That will be followed by two performances (Saturday night, Aug. 27, at 8 p.m. and Sunday afternoon. Aug. 28, at 4 p.m.) of an exploration of Mozart that includes a chamber version of the “Coronation” Piano Concerto; a little heard Divertimento for violin and strings; and a reconstruction of an unfinished piano trio by Harvard scholar and performer Robert Levin.
On Wednesday, Aug. 31, and Thursday, Sept. 1, there will also be four seatings (5 and 8:30 p.m. each night) of the ever-popular jazz cabaret, which this years marks the centennials of Burton Lane and Jule Styne. Longtime jazz fan Harbison will play with others, including his longtime friend, trombonist Tom Artin (below), whose performing with Harbison dates back to the childhood some 60 years ago.
And the festival will wrap up with two performances (Saturday at 8 p.m. and Sunday at 4 p.m.) of an all-J.S. Bach program that features the return of musicians and Bach specialists – including soprano Kendra Colton and oboist Peggy Pearson — from the acclaimed Emmanuel Music of Boston ensemble in vocal and instrumental music, including the famous Cantata No. 199 (“My Heart Swims in Blood”).
For more information about all the concerts, dates and times, programs, tickets availability, direction and photos, visit:
Harbison, who points to complete sequences or series of works that were started in previous years, recently gave an interview, conducted by telephone and then transcribed and edited for print, to The Ear. It will be posted in two parts over two days:
ON THE FESTIVAL OVERALL: “I think this really will be a fine festival. We’re looking forward it a lot. We’re selling tickets pretty well, and, as usual, we have a group of people we’ve had with us before and also some very close colleagues who will be here for the first time.
“For us, it’s a pleasure to be putting on this music but also to get together with people we love to perform with. I gave my first concert with Tom Artin, the jazz trombone player, when I was 11 years old in Princeton, New Jersey.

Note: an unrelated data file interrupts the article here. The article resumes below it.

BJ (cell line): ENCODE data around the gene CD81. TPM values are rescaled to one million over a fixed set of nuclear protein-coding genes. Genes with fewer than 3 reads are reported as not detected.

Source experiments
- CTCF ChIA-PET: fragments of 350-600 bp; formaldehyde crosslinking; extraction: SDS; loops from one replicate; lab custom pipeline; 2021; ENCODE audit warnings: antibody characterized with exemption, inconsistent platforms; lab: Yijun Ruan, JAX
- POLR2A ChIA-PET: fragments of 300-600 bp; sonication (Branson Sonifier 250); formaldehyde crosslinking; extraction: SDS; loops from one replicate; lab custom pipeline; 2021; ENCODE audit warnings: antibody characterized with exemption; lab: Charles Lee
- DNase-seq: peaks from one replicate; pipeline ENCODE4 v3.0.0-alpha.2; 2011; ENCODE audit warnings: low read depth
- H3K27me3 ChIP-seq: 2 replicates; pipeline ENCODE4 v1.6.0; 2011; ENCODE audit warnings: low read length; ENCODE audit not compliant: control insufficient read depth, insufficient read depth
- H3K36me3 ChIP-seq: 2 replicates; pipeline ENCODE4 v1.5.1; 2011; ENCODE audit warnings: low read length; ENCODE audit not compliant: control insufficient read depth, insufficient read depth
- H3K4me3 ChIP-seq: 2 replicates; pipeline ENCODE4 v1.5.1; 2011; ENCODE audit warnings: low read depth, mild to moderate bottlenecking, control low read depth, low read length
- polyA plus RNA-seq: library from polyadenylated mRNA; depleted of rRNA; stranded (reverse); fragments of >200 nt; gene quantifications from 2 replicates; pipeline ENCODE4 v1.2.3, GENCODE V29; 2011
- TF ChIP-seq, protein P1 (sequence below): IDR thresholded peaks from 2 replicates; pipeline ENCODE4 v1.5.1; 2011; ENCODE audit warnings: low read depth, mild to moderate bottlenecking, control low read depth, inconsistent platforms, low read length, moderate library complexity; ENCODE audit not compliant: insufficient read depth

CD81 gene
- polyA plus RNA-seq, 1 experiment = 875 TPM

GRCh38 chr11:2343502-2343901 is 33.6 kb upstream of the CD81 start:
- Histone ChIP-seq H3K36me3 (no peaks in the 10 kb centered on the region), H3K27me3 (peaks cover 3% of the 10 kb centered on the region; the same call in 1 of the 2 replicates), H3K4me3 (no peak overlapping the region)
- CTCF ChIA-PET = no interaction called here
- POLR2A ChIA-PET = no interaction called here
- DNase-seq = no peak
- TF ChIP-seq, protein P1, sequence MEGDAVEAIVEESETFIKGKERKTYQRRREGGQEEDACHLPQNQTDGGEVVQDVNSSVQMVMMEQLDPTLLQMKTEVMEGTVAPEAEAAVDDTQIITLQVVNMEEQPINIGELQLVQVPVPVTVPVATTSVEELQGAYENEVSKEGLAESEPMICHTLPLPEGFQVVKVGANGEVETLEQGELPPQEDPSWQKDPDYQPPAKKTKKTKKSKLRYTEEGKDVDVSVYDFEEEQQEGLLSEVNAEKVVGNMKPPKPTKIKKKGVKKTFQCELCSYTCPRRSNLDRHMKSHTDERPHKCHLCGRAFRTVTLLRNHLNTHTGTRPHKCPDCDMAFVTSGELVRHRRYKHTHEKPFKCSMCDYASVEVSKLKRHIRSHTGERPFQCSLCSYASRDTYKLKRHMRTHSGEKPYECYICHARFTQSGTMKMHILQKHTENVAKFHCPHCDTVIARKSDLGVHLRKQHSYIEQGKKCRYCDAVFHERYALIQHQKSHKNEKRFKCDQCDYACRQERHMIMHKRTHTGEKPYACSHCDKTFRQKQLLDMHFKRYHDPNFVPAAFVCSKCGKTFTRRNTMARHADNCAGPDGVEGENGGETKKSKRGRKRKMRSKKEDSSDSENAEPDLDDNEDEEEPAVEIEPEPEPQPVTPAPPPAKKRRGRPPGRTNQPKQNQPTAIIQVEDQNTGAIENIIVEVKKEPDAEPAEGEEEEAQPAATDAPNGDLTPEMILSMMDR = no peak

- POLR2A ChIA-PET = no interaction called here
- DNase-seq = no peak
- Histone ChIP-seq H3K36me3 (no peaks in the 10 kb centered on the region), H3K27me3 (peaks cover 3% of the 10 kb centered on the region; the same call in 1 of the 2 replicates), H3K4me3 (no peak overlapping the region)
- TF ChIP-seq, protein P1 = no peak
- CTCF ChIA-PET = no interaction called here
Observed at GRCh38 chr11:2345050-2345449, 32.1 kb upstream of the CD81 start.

“These days all arts organizations have to be aware that it’s not so easy to put these things together. We would love to drop our prices and have everybody be able to afford it. Beethoven said that there should e a store where everybody van just go and take what they want.
“I think we’re very glad to be able to keep it going at this point and to see many people who come back each year. That’s always very heartening. We learn about the music as we do it. So much of what I get up on stage and say about the music has been worked out among us as we are preparing the music. That’s the kick for us of doing this.”
ON MUSIC FOR TWO PIANOS: Bob Levin and his wife Ya-Fei Chuang (below) will repeat a performance of a concert a year ago of theme-and-variations for two pianos. They include Harbison’s own work “Diamond Watch” that he wrote for a Nobel Prize-winning economist and colleague at MIT, and which was written to be performed by Levin and his wife.
Says Harbison: “The challenge of writing for two pianos is that paradoxically it is a very good kind of piece if don’t want to depend on an instrument. If you are sitting there by yourself at one piano, you can’t hear it So I wrote the piece almost entirely away from an instrument, You just have to imagine the sound of two pianos without producing it.
“The uses of theme-and-variations are the central problem of playing jazz and improvisations, and were central to composers of Bach’s time. The idea is that the central kernel or idea has very widespread set of applications. It’s also how people are built and think. Just of these are stricter rather than more fluid forms of variations.
“The program turns out to have a French angle, which is good since Bob Levin studied in France with Nadia Boulanger (below). The world premiere took place at Edgewood College with the pianists being Boulanger and a guy named Stravinsky as the pianist. Stravinsky’s Elegy for Viola was also given a world premiere by Pro Arte Quartet violist Germain Prevost. It was a big event for Madison.”
Tomorrow: Part 2 – John Harbison on Mozart and Bach
By Jacob Stockinger
Cellist Benjamin Whitcomb (below), who teaches at the University of Wisconsin-Whitewater and who performs with the Ancora String Quartet as well as with other ensembles, is a talented man on a mission. (Check out his website: http://www.benjaminwhitcomb.com/)